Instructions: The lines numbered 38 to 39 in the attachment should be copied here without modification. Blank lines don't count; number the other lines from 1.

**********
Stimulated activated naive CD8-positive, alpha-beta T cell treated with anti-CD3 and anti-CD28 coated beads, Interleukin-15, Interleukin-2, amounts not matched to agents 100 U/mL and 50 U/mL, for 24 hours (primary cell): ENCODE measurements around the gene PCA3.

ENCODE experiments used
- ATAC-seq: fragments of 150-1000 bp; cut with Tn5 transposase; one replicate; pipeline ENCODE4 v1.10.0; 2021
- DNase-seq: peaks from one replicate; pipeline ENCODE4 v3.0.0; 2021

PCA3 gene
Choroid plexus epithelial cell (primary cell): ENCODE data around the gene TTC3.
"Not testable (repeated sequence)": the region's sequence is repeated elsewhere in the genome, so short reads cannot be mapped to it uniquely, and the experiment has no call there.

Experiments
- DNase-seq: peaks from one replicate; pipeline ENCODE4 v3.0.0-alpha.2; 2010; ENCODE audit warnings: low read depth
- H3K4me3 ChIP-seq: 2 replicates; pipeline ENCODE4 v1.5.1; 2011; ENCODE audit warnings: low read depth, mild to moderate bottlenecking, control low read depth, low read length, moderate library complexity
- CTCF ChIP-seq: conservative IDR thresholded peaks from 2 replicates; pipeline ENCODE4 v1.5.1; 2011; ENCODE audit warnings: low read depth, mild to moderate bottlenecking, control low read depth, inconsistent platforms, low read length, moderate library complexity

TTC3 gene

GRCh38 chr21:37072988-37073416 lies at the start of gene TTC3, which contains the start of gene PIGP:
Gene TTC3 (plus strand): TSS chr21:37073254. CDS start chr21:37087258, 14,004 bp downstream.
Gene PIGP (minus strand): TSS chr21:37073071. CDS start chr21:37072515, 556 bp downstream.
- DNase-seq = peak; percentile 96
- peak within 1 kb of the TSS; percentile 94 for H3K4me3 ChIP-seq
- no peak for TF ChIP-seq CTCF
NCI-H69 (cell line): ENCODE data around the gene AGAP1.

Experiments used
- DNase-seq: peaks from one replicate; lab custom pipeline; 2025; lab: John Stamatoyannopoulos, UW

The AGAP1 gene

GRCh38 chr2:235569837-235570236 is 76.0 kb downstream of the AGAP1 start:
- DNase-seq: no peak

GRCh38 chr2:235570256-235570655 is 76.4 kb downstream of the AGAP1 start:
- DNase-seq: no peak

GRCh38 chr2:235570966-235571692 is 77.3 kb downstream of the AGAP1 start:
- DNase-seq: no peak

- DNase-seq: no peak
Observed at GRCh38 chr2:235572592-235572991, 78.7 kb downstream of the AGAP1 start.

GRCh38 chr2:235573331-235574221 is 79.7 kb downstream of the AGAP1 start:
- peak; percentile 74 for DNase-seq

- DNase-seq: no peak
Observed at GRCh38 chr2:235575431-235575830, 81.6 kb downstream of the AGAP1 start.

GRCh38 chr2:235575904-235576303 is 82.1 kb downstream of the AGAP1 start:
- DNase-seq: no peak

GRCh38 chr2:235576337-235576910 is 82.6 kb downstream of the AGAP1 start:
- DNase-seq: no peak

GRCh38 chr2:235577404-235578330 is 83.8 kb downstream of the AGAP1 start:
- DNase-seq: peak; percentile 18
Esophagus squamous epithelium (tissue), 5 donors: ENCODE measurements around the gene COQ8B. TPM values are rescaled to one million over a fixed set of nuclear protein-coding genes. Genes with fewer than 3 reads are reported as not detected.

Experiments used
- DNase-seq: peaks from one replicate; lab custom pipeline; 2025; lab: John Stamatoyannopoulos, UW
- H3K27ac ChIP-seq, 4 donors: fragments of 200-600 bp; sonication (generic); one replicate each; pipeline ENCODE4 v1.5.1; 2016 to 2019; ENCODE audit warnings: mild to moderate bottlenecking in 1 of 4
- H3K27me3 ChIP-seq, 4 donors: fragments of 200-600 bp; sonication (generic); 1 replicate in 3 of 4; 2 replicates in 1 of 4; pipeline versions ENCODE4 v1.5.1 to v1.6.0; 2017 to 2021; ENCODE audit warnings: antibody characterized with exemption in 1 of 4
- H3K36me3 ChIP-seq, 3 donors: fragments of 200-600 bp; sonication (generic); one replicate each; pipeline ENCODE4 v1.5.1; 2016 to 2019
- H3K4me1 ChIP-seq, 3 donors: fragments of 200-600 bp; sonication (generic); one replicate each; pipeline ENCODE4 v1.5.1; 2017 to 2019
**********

- DNase-seq: no peak

GRCh38 chr2:235577404-235578330 is 83.8 kb downstream of the AGAP1 start: